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How to Choose an Electric Motor: Brushless DC Motors

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Video Transcript

This is Janette and I’m Joe with Groschopp and we have reached our final motor type, the Brushless DC motor, in the seventh video of our “How to Choose an Electric Motor” series.

Brushless DC motors, or BLDC, are suitable for a range of applications. Their maintenance-free design and high power density make them a good solution for applications that require variable speed or no maintenance.

Although considered part of the DC motor family, the construction of a BLDC motor is more closely related to AC motors. However, the rotor is constructed of rare earth permanent magnets to produce the field. They’re electronically commutated by a control. They can receive feedback from sensors that determine the rotational location of the rotor or by measuring voltage in the coils as the motor is operating to determine rotor location.

BLDC motors have speed-torque characteristics similar to brushed DC motors, however, they require hall-effect sensors and a motor control to commutate. The use of a control makes them suitable for variable speed applications.

A BLDC motor takes the advantages from AC, DC and Universal motor types and combines them into one unit.  It has the long life, low maintenance, quiet operation, and variable speed ability of an AC motor; the high starting torque and linear speed-torque curve of a DC motor; and like both AC & DC motors, it works well with gearboxes. Brushless DC motors have a high power density, second only to the Universal motor, and they have the best efficiency rating of 65 to 80 percent.  

Despite these advantages, there is one major weakness: cost. The cost of the rare earth magnets and controls drive the initial motor costs higher than a DC motor. But, when you weigh the initial cost over the life of the motor and its strengths, Brushless DC motors can be worth the investment for some applications.

The speed-torque curve for a BLDC motor is very similar to that of a DC motor. This curve represents the motor performance with full voltage applied, but without the control impacting the performance. Since a control is always used with this motor, there is a lot of flexibility with brushless DC motor operating ranges.

Take a look at the gold shaded area on the curve. The motor can be operated anywhere within this area.

The key to rating a BLDC motor is torque. This particular design is rated at 6.9 inch-pounds of torque and like all brushless DC motors, the maximum torque rating is independent of speed. The only limitation is that when the speed is lower than 300 rpm, cogging may occur with the motor. The cogging can be lessened by using a more sophisticated control and feedback system.

Well, that rounds out our look at our four motor types.  Let’s summarize with a comparison, and discuss how to apply this information to your application design process.

As you look at the curves for the different motor types individually, it’s difficult to get an accurate comparison. That’s why we’ve created this graph to compare the speed-torque curves of all four motor types. We are using the same scale to clearly illustrate the differences between the motors.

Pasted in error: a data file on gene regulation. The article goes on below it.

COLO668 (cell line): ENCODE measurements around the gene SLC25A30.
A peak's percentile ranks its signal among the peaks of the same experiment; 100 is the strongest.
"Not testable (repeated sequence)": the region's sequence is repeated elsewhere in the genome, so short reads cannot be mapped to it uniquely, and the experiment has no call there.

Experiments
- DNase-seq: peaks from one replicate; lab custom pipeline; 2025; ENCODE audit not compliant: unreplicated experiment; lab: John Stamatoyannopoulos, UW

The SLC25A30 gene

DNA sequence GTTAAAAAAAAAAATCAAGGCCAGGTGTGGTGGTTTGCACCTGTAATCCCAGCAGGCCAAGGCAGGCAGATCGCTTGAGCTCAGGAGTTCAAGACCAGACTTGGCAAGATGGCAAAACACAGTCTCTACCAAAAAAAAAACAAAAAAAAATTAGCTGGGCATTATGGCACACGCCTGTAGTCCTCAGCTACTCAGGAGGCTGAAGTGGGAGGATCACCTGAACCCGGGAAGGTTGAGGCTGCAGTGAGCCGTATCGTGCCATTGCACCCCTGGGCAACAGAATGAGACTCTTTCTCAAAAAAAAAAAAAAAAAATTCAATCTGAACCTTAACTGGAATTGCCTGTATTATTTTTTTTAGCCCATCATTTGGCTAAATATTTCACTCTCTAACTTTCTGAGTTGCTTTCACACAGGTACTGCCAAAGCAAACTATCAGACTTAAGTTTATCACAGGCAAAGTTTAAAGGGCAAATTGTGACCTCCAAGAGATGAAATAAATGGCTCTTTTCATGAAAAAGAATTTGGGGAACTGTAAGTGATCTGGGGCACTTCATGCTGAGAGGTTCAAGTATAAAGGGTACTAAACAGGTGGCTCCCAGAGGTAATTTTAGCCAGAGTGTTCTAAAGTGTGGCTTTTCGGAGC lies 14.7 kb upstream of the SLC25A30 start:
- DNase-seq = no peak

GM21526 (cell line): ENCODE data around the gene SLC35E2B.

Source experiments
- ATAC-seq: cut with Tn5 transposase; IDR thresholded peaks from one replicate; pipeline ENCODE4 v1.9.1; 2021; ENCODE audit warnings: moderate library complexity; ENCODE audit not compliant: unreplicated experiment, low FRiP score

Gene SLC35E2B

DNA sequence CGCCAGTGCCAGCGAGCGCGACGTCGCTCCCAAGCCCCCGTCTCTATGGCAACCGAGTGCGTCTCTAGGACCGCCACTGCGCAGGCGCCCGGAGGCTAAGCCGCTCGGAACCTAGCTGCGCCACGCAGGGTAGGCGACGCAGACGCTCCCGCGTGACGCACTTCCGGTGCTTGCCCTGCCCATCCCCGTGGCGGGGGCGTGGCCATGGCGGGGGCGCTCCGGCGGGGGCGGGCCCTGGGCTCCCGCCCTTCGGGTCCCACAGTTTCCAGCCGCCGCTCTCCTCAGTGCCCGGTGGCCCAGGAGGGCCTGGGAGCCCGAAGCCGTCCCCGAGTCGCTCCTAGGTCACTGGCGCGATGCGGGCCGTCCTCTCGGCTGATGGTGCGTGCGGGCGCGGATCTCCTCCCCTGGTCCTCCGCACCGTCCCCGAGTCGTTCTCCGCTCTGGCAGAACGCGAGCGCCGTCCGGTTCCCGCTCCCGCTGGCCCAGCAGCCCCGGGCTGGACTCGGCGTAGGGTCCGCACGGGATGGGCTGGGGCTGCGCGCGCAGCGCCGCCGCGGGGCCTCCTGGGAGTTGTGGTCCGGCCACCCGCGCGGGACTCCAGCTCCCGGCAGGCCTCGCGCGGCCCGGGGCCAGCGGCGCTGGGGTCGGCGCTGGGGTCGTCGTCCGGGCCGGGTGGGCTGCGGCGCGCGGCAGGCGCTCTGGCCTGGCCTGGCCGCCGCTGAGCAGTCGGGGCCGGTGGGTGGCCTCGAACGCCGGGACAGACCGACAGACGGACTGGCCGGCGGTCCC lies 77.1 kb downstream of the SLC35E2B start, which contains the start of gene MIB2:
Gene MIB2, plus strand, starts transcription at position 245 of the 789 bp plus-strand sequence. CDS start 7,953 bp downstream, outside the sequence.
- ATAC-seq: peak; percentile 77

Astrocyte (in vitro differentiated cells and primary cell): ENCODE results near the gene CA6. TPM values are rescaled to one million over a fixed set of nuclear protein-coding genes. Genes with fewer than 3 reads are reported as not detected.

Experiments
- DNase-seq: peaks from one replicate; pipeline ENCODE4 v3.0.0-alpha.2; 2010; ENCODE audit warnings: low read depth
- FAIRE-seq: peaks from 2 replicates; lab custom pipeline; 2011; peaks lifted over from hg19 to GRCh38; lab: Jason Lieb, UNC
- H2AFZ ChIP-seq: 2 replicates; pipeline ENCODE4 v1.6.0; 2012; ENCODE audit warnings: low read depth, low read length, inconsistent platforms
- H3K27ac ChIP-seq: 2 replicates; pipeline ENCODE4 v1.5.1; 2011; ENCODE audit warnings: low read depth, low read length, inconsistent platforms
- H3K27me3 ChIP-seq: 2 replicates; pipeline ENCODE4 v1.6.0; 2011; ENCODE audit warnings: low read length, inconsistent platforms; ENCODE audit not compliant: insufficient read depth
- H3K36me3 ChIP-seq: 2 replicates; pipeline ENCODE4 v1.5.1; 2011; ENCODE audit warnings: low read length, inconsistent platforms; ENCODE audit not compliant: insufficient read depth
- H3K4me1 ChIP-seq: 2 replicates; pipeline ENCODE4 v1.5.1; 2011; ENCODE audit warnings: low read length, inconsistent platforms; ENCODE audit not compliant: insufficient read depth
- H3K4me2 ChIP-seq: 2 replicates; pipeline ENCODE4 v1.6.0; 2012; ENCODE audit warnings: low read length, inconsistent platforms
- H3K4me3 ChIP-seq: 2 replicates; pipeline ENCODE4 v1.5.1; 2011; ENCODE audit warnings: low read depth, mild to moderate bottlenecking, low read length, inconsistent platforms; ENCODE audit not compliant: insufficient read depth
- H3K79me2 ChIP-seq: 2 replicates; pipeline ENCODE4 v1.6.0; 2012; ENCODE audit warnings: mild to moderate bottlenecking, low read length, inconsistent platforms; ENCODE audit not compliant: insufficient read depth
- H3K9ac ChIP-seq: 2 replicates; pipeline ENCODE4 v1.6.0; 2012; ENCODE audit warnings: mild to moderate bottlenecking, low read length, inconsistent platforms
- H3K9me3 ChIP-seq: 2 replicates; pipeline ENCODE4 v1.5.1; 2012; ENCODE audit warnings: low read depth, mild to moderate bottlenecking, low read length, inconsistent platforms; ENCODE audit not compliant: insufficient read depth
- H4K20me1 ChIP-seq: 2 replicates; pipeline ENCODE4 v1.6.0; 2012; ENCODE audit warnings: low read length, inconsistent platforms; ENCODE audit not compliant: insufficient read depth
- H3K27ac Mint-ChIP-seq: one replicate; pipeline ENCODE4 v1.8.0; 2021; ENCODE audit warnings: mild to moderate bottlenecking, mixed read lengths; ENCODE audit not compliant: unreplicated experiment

For instance, you can see the dramatically higher no-load speed of a universal motor, the purple curve, and the significantly higher starting torques of DC and brushless DC motors.

I’d like to point out that all of these motors are roughly the same physical size despite their significantly different performance curves. You can download this graph from the link below.

We’ve also put together this chart to quickly compare motor types and provide a “starting point” when you have an application in mind.  Once again, this chart compares motors of roughly the same physical size.

Stay tuned for the next video where we will discuss customizing a motor. Remember to check the links below for the speed, torque and efficiency graph as well as the motor comparison chart. For more information about Groschopp or our Brushless DC Motor products, check out our website at www.groschopp.com

How to use the Motor Search Tool

Narrow your search by selecting motor type, gearbox, voltage, and phase options for your desired motor.

Select a dominant variable: choose one of the three parameters to narrow your search. The selected variable determines which slider bar you will be able to manually move.

Use the slider corresponding to your dominant variable to further narrow your motor selection. The other sliders will automatically move to show available ranges based on the range of your selected variable.

Results will upload as your search criteria changes. If you have any questions regarding your results or how to use the search tool, you can chat with us using the green tab on the left-hand side of your screen.


Note: Groschopp Universal motors are custom built to fit your application so no additional options are available to narrow the search. Selecting the Universal motor type will prompt a message taking you to the Universal product page.

Not sure what you need?

One of our team members would be happy to help. Contact us at 800-829-4135 or by email at sales@groschopp.com. You can also chat with us using the green tab on the left side of your screen.

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Universal Motors

Groschopp Universal motors are custom built to fit your application so no additional options are available to narrow the search. Standard frame sizes and motor features can be found on the Universal page.

go to Universal page